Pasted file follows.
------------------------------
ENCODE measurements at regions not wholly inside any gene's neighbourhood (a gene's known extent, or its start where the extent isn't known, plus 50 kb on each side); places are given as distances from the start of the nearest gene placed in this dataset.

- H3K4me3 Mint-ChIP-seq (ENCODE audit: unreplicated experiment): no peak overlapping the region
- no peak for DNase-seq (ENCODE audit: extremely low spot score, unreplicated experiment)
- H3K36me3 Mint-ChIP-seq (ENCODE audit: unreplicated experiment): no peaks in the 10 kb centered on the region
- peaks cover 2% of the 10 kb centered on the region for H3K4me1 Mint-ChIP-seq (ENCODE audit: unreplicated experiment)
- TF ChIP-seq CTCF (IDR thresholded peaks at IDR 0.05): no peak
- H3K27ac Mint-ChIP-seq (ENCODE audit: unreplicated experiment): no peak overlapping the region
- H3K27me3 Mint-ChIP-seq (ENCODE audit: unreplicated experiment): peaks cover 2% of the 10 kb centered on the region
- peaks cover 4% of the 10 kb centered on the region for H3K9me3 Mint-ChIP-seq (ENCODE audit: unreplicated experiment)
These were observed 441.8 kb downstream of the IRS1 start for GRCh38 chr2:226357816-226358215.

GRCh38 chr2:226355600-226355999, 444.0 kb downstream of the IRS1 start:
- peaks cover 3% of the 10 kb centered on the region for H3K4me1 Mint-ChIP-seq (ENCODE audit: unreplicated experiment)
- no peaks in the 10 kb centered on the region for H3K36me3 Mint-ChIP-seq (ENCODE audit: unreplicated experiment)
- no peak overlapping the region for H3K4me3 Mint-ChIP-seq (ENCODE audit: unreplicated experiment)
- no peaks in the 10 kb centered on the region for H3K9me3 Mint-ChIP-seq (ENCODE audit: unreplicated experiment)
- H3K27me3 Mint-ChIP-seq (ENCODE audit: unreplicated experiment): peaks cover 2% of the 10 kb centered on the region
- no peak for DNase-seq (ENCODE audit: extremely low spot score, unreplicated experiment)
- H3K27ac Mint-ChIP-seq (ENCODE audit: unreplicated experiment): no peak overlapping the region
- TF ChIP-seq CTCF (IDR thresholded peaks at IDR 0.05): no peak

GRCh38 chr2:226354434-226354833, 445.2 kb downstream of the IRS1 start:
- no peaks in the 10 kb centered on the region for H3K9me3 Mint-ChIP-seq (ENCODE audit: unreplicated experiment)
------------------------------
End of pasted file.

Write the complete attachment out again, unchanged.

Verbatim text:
ENCODE measurements at regions not wholly inside any gene's neighbourhood (a gene's known extent, or its start where the extent isn't known, plus 50 kb on each side); places are given as distances from the start of the nearest gene placed in this dataset.

- H3K4me3 Mint-ChIP-seq (ENCODE audit: unreplicated experiment): no peak overlapping the region
- no peak for DNase-seq (ENCODE audit: extremely low spot score, unreplicated experiment)
- H3K36me3 Mint-ChIP-seq (ENCODE audit: unreplicated experiment): no peaks in the 10 kb centered on the region
- peaks cover 2% of the 10 kb centered on the region for H3K4me1 Mint-ChIP-seq (ENCODE audit: unreplicated experiment)
- TF ChIP-seq CTCF (IDR thresholded peaks at IDR 0.05): no peak
- H3K27ac Mint-ChIP-seq (ENCODE audit: unreplicated experiment): no peak overlapping the region
- H3K27me3 Mint-ChIP-seq (ENCODE audit: unreplicated experiment): peaks cover 2% of the 10 kb centered on the region
- peaks cover 4% of the 10 kb centered on the region for H3K9me3 Mint-ChIP-seq (ENCODE audit: unreplicated experiment)
These were observed 441.8 kb downstream of the IRS1 start for GRCh38 chr2:226357816-226358215.

GRCh38 chr2:226355600-226355999, 444.0 kb downstream of the IRS1 start:
- peaks cover 3% of the 10 kb centered on the region for H3K4me1 Mint-ChIP-seq (ENCODE audit: unreplicated experiment)
- no peaks in the 10 kb centered on the region for H3K36me3 Mint-ChIP-seq (ENCODE audit: unreplicated experiment)
- no peak overlapping the region for H3K4me3 Mint-ChIP-seq (ENCODE audit: unreplicated experiment)
- no peaks in the 10 kb centered on the region for H3K9me3 Mint-ChIP-seq (ENCODE audit: unreplicated experiment)
- H3K27me3 Mint-ChIP-seq (ENCODE audit: unreplicated experiment): peaks cover 2% of the 10 kb centered on the region
- no peak for DNase-seq (ENCODE audit: extremely low spot score, unreplicated experiment)
- H3K27ac Mint-ChIP-seq (ENCODE audit: unreplicated experiment): no peak overlapping the region
- TF ChIP-seq CTCF (IDR thresholded peaks at IDR 0.05): no peak

GRCh38 chr2:226354434-226354833, 445.2 kb downstream of the IRS1 start:
- no peaks in the 10 kb centered on the region for H3K9me3 Mint-ChIP-seq (ENCODE audit: unreplicated experiment)